Cookies on this website

We use cookies to ensure that we give you the best experience on our website. If you click 'Accept all cookies' we'll assume that you are happy to receive all cookies and you won't see this message again. If you click 'Reject all non-essential cookies' only necessary cookies providing core functionality such as security, network management, and accessibility will be enabled. Click 'Find out more' for information on how to change your cookie settings.


Cardiometabolic diseases, including type 2 diabetes and cardiovascular diseases, are increasingly prominent global health challenges. Adiposity is an important and modifiable risk factor for these, influenced by various lifestyle considerations such as diet and physical activity, which are themselves potentially independently associated with these same diseases. The mechanisms and pathways underlying these relationships are incompletely understood, but basic metabolic rate has been proposed to play a role. The interplay between basic metabolic rate, physical exercise and the composition of body mass is complex, but is importantly potentially amenable to intervention. This project aims to assess the relationships between these particular determinants of vascular-metabolic health, and their joint and separate associations with risk of type 2 diabetes and major cardiovascular risk factors and disease in the UK Biobank. Mediation analyses, effect modification and potentially Mendelian Randomisation techniques could help understand the associations of interest.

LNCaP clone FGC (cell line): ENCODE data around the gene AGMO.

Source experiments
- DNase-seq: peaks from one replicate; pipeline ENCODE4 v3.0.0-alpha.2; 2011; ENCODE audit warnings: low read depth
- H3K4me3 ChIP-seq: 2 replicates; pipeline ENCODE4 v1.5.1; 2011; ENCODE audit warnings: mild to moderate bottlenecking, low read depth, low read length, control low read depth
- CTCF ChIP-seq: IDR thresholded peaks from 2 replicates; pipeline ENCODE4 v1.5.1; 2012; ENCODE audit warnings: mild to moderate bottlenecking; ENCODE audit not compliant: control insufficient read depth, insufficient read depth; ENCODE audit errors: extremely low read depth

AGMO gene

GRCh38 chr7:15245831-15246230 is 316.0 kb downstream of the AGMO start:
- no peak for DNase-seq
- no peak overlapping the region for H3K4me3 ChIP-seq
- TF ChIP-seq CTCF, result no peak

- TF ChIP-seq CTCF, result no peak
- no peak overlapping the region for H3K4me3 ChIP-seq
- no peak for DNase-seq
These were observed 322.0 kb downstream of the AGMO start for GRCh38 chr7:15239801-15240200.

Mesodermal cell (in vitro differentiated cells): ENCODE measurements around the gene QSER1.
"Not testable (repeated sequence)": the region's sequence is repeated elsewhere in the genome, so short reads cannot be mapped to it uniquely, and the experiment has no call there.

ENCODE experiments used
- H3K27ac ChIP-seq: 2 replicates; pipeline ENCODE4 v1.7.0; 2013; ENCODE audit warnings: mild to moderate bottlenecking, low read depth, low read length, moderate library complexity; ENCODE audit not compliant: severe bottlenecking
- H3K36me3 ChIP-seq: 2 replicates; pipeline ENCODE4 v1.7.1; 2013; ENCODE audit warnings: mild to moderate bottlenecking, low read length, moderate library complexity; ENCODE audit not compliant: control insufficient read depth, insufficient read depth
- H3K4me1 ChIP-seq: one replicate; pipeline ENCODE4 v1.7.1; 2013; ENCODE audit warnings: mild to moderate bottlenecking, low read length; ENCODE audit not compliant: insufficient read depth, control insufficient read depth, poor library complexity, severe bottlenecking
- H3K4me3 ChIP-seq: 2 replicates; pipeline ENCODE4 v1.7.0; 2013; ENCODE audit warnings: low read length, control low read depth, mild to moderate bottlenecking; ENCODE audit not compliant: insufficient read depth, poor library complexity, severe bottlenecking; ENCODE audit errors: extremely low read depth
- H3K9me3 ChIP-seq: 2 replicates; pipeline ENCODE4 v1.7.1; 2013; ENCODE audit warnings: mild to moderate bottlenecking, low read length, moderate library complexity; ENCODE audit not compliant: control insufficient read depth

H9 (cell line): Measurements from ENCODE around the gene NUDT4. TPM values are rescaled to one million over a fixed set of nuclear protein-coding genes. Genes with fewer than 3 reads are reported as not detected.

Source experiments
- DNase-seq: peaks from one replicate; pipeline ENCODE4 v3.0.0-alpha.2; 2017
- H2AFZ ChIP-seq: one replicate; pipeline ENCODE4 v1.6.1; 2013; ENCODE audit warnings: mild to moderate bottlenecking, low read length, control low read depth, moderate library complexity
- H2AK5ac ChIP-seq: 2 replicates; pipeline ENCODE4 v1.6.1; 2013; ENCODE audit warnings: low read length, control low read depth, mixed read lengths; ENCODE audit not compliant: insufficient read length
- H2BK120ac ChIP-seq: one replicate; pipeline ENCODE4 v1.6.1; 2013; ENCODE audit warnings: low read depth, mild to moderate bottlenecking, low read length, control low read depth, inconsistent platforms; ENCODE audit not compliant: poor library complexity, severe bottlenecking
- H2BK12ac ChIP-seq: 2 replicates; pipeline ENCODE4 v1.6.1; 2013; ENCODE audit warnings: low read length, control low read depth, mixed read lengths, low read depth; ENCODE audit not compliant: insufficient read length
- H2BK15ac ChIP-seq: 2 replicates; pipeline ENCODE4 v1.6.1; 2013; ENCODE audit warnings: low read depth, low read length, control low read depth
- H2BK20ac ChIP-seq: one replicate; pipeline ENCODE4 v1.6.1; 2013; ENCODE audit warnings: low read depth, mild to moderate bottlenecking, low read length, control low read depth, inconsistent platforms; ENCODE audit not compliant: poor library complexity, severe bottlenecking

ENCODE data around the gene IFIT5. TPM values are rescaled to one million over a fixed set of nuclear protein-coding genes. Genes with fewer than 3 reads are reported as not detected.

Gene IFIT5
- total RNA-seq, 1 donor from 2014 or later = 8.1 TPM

The UK Biobank is a prospective cohort study of 0.5 million adults recruited before 2010, with extensive information on lifestyle, physical characteristics, including bio-impedance measures of adiposity and body composition, biochemistry and metabolomics assays, medical histories, including hospitalization, and cause-specific mortality. This project will apply a range of analytical techniques to examine the association of metabolic rate with various measures of adiposity and body composition, additionally investigating how physical exercise and different circulating biomarkers mediate the relationships with risks of vascular-metabolic diseases and their risk factors.


The student will gain experience in non-communicable diseases epidemiological research and analysis of large-scale prospective data. They will develop skills in conducting systematic literature reviews, study design and planning, statistical programming, data analysis, including different types of mediation analyses, and presentation skills. The student will be supported to publish peer-reviewed papers emerging from their DPhil.


Training in advanced statistics, epidemiological methods, programming, and scientific writing will be provided. Attendance at seminars, workshops and courses provided by the department and University will also be encouraged. There will be opportunity to present research work at relevant international/national conferences. 


The ideal candidate will have a Masters degree in a relevant area (e.g. statistics/epidemiology/biomedical or  life sciences) and proficiency with programing analyses in STATA, R or SAS packages.